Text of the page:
sufficient to just to hint at some of the most important points,

culled from the consolidated report.

(a) Positive Features

It is indeed laudable that there are many positive

developments in the Indian Church contributing to the realization of

the promises of Vat. II regarding the laity’s role.

  1. Liturgically, there is certainly dramatic change in laity’s role.

Thanks to the efforts the Indian hierarchy taken immediately after

the Council, altars were changed and priests began celebrating the

Holy Eucharist facing the assembly. The laity could feel that they

are part of the celebration. Similarly steps were taken in all the


regions to use the vernacular rather than the Latin. Local music

and even dance began to be used according to the local culture.

The active participation of the laity is more visible in the Sunday

liturgy. People of the different SCCs are involved in planning,

carrying out and evaluating the various liturgical activities of each


  1. Participatory structures: The Laity commission of the CBCI,

already since the 1980s has been keen on keen on promoting

participatory structures in parishes, especially through formation of

Small Christian Communities (SCC). They play a major role in the

making of PPC and also in making Sunday liturgy more vibrant.

Even those that were traditionally known as Pious Associations of

the laity (meant to promote personal piety and devotion) have

been successfully incorporated into the PPC structure and which in

turn promote to certain extent lay participation in policy- making

and decision-taking processes of the parish. It is heartening that

the Diocesan Pastoral Council (DPCs) have been created almost

in all the dioceses of the South West, South, West and North

East, and the lay participation is clearly visible in those structures.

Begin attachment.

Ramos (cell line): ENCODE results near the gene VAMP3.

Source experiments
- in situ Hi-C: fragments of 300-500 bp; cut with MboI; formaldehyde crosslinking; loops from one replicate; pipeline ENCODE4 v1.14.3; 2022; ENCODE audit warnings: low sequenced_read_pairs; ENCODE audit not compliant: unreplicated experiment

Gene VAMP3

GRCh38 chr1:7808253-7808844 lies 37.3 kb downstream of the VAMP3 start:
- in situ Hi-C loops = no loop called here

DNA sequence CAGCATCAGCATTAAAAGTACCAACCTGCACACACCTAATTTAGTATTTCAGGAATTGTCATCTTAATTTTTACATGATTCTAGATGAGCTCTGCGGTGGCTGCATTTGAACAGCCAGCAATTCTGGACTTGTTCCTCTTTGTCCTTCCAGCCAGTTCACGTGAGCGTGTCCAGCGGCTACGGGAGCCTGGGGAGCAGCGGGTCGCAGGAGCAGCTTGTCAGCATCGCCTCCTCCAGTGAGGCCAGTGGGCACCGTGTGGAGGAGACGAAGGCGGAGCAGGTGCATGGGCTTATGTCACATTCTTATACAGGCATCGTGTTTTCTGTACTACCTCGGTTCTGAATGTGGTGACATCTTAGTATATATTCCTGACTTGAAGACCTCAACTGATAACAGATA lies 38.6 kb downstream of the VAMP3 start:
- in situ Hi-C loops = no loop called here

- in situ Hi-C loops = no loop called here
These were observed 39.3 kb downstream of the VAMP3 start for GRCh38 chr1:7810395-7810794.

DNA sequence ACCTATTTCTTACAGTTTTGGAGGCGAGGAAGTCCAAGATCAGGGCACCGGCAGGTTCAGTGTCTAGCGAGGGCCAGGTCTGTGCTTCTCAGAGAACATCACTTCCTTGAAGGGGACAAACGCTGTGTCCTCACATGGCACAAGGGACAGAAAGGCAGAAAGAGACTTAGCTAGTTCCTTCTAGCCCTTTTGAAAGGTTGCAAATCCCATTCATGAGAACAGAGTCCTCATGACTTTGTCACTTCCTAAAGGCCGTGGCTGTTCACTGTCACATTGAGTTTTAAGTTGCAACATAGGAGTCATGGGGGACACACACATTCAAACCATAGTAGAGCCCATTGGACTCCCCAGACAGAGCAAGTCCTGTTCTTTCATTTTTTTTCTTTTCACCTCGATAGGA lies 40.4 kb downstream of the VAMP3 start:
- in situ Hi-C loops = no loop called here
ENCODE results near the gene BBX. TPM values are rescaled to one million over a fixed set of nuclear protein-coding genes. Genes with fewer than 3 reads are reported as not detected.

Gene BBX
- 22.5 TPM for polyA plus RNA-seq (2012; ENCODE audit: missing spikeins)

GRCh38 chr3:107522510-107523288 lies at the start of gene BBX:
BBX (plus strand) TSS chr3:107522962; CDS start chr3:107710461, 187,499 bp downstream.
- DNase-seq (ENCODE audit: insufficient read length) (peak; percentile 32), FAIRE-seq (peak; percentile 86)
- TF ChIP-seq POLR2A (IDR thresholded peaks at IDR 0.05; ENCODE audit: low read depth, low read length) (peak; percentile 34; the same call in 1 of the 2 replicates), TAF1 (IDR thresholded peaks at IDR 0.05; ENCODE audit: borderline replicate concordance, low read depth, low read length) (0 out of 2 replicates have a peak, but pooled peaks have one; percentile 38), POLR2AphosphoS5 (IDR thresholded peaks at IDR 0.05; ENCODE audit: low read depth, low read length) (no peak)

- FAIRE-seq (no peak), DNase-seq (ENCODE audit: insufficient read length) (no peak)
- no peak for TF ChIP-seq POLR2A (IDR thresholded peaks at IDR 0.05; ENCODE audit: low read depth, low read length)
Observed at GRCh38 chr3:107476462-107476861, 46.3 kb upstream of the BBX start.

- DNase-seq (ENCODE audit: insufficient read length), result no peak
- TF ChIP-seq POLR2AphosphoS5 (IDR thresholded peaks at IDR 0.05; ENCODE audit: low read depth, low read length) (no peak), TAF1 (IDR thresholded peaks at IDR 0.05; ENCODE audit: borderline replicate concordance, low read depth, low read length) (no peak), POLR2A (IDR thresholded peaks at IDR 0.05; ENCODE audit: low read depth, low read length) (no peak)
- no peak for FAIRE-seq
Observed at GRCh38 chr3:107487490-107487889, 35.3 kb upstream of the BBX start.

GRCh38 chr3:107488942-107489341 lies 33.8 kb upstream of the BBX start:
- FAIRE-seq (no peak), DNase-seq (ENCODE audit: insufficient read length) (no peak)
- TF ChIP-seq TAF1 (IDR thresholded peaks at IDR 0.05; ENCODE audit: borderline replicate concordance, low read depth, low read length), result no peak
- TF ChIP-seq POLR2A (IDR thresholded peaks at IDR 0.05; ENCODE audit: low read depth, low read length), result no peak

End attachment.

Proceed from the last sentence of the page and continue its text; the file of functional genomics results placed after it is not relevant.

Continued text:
1. In the general administration of the parish lay leadership of

the laity is widespread in the South West, West and North East

regions. Lay participation is on the increase in most of dioceses in

the South where such structures like SCC s, Parish Pastoral

Council (PPC) have been implemented.

  1. Lay Movements: Over the years the laity in India have

acquired a greater awareness that the Church is not constituted by

just the clergy and the hierarchy, but that it is of all the baptized

believers in the Church. As a result there is a significant growth in

ecclesial movements like The Charismatic, The Neo Catechumenate

Way, Evangelization Groups, Couples for Christ, Jesus Youth

Movement. There has been an extraordinary evidence of laity’s

thirst for Word of God, and a deep craving for living the Divine


Life among the lay faithful, so much so that many are even

tempted to join other Fellowship Movements of the Pentecostal

type, where they don’t find enough ‘pastures’ in their parishambience.

  1. Justice Movements: There is more and more awareness

among the laity that the church’s ministry requires social action and

even direct action for justice and equality. The mushrooming of

thousands of action groups all over the country is a good sign.

Other people’s movements like the Dalit liberation movements

have been actively promoting a social and liberative consciousness

among the laity

  1. Salvation-Consciousness: Again the laity are trained to think

that that salvation is available to all, not by simply being Catholics.

Formerly we used to think and pray for the conversion of the

Protestants, Muslims and Hindus, pagans. Now that practice is no

more there publicly.

(b) Areas of Concerns

The lay participation in the Church’s renewal process that

was gleaned from the profile above has not been a mainstream

process. The so called laity’s participation in Church’s life and

mission has been restricted to a committed minority within the

local Church. The vast majority of laity still remains passive and

inactive.46 Like this, there are many points of concern. They may